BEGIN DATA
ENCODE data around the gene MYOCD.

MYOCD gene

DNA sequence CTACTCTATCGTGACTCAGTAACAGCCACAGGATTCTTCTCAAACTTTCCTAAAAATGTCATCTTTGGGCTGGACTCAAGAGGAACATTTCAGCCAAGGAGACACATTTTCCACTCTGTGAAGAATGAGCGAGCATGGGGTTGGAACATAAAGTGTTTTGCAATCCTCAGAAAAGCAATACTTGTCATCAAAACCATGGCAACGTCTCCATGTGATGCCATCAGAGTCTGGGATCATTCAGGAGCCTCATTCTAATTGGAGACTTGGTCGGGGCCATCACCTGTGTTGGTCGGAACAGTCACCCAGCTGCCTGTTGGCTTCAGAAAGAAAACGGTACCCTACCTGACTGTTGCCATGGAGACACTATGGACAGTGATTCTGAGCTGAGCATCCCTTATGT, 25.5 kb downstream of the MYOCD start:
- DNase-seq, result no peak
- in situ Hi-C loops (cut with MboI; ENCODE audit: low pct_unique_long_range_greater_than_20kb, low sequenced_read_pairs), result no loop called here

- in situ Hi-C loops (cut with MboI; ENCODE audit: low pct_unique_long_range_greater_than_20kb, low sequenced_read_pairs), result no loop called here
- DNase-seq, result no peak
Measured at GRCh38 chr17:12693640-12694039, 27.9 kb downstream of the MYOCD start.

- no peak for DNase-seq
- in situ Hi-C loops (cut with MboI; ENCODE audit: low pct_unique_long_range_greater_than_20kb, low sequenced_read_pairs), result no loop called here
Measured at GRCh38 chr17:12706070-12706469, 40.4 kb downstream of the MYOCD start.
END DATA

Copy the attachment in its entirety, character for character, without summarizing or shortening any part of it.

ENCODE data around the gene MYOCD.

MYOCD gene

DNA sequence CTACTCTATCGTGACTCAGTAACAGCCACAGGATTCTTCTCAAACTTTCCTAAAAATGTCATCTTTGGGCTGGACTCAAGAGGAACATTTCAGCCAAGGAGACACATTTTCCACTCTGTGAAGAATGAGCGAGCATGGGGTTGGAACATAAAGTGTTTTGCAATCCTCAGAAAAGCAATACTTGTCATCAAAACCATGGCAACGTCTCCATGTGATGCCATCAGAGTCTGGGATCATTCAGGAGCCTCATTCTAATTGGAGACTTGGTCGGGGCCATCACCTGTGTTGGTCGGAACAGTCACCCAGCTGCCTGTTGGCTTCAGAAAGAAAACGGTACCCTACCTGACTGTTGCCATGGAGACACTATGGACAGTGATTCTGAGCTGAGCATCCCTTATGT, 25.5 kb downstream of the MYOCD start:
- DNase-seq, result no peak
- in situ Hi-C loops (cut with MboI; ENCODE audit: low pct_unique_long_range_greater_than_20kb, low sequenced_read_pairs), result no loop called here

- in situ Hi-C loops (cut with MboI; ENCODE audit: low pct_unique_long_range_greater_than_20kb, low sequenced_read_pairs), result no loop called here
- DNase-seq, result no peak
Measured at GRCh38 chr17:12693640-12694039, 27.9 kb downstream of the MYOCD start.

- no peak for DNase-seq
- in situ Hi-C loops (cut with MboI; ENCODE audit: low pct_unique_long_range_greater_than_20kb, low sequenced_read_pairs), result no loop called here
Measured at GRCh38 chr17:12706070-12706469, 40.4 kb downstream of the MYOCD start.